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Why Canadian autoworkers should support Will Lehman’s campaign for UAW president

Are you an autoworker in Canada or do you work in the parts industry? Send us your statements of support for Will Lehman’s campaign and get involved in the fight to build rank-and-file committees independent of the pro-corporate Unifor and UAW apparatuses.

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Autoworkers and all workers in Canada should actively support the campaign by Mack Trucks worker Will Lehman for the presidency of the United Auto Workers (UAW). A socialist, Lehman is fighting for workers to build rank-and-file committees in every workplace independent of the pro-company union apparatus and to abolish the UAW bureaucracy that has imposed decades of contract concessions and betrayals.

At the centre of Lehman’s campaign is the fight to unite workers in the United States with their class brothers and sisters in Canada and internationally in a counter-offensive against the worldwide onslaught on jobs, wages, and working conditions pursued by the corporate elite and their political hirelings.

Mack Trucks worker and candidate for UAW president Will Lehman [Photo: WSWS]

Lehman secured the nomination of two delegates at the recently concluded UAW convention in Detroit, where the corrupt bureaucracy sought through manipulation and intimidation to block his candidacy. This victory means that Lehman has met all requirements to appear on the ballot in the first direct election of a UAW president in over 70 years this fall. This election is taking place only because it was demanded by the government-appointed monitor as a means to rehabilitate the union following a years-long corruption scandal that has engulfed the UAW’s entire top leadership.

Lehman’s campaign has won strong support among rank-and-file autoworkers because it articulates their burning anger over decades of UAW-enforced concessions and their eagerness to launch a militant fight back.

Conditions for autoworkers in Canada are no different to those south of the border. Beginning on August 8, workers across Canada will witness the spectacle of a crisis-ridden Unifor—the country’s largest private sector union with some 315,000 members—attempting to plough through its triennial national convention with as little mention as possible of the black cloud of corruption and bureaucratic double-dealing hanging over the entire organization. This past spring long-time president Jerry Dias was defrocked, after being exposed as a shameless COVID-19 profiteer in a rotten kickback operation. Added into the equation is the relentless string of concessions contracts rammed through countless bargaining units as wages stagnate, jobs are shed and work rules gutted.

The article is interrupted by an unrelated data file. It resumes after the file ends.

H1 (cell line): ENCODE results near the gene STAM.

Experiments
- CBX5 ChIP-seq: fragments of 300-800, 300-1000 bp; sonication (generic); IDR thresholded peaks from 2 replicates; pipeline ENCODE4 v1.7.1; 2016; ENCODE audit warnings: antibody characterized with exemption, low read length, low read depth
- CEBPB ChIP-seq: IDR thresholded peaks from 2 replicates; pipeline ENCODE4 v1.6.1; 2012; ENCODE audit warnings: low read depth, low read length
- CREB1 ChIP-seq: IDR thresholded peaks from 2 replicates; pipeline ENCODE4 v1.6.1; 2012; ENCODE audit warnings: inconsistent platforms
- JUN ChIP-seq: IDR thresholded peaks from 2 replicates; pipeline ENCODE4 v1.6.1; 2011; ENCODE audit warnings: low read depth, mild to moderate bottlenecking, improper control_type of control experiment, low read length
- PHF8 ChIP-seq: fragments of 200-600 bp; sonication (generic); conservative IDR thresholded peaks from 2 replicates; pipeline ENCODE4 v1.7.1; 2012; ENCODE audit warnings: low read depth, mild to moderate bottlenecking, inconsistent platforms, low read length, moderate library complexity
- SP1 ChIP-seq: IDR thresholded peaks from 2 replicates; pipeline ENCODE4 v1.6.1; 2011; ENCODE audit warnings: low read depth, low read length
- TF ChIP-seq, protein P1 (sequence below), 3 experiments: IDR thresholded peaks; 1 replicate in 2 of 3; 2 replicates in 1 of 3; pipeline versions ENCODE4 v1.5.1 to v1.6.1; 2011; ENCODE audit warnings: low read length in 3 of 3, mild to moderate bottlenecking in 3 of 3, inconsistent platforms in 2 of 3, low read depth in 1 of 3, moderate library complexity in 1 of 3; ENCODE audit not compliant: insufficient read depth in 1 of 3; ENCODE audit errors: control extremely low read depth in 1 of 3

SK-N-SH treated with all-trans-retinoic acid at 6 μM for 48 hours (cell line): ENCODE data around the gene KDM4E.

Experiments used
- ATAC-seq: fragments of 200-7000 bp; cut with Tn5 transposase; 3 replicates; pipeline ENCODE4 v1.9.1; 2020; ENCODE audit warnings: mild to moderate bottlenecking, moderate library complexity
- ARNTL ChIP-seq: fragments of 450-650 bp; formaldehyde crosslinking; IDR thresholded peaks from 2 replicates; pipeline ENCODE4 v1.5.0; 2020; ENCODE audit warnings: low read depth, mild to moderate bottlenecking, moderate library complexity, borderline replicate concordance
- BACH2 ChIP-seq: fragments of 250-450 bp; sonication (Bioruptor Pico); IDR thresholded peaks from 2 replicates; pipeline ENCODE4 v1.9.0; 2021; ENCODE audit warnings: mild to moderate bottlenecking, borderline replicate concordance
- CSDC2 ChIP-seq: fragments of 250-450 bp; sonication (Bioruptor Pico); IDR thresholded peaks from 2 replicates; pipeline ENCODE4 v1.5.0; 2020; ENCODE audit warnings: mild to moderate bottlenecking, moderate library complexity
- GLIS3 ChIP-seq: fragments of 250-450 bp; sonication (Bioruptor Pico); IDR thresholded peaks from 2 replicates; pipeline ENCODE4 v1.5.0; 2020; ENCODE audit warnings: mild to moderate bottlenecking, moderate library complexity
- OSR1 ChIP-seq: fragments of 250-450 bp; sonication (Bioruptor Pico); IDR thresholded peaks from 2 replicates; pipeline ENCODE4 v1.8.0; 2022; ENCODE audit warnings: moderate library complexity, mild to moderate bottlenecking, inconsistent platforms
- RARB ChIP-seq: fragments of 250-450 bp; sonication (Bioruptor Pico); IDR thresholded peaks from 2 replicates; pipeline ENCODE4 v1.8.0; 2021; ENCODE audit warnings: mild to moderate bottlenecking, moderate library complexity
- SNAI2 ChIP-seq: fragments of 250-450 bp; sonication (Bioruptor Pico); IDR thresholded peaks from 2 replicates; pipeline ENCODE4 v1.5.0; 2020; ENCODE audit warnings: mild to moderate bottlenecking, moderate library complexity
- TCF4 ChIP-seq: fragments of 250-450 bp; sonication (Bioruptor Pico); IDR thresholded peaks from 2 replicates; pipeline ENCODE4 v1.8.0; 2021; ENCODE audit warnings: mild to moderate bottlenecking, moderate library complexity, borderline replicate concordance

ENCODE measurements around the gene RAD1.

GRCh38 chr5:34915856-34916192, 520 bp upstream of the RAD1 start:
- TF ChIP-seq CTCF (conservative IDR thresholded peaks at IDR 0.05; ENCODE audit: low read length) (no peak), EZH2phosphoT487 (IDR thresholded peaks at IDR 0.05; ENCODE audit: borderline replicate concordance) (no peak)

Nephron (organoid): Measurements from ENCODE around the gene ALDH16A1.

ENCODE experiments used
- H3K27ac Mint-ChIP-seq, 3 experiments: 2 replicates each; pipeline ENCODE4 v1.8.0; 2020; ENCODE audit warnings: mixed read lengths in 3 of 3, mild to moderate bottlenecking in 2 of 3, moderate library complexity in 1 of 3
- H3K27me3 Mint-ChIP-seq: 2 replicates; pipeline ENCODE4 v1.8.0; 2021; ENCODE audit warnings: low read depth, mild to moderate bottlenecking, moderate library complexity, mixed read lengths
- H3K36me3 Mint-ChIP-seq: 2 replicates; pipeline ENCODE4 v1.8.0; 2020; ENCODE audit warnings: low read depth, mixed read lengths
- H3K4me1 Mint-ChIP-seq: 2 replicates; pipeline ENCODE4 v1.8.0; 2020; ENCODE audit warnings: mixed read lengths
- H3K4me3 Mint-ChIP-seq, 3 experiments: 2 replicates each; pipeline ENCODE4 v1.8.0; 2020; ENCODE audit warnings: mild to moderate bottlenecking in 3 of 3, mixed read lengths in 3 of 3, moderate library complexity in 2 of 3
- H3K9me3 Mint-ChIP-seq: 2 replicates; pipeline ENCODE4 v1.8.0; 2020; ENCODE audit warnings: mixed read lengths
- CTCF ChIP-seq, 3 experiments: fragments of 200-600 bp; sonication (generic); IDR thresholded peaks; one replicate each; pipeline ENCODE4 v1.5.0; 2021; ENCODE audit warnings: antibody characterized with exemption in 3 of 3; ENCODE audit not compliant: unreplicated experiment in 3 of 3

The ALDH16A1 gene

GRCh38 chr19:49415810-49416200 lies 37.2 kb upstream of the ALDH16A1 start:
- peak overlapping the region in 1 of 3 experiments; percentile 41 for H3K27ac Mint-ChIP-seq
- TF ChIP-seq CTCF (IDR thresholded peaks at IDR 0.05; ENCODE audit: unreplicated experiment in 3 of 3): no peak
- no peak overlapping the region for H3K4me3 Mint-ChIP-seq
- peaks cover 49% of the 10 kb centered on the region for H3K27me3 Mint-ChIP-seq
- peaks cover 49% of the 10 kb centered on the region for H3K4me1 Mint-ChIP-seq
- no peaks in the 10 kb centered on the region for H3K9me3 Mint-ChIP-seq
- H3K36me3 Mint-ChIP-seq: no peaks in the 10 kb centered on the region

Dias’ corruption is only the most grotesque expression of an organization that has been fully integrated into corporate management and the capitalist state, and which is staffed by highly paid bureaucrats with fat personal expense accounts dedicated to defending the interests of the bureaucracy against the workers.

As the convention unfolds, delegates will be presented with a choice of three career union bureaucrats to replace the disgraced Jerry Dias and get on with the job of trying to apply a thin veneer of “respectability” on the union logo. It will be a tall order, one perhaps best left to a sleight-of-hand magician.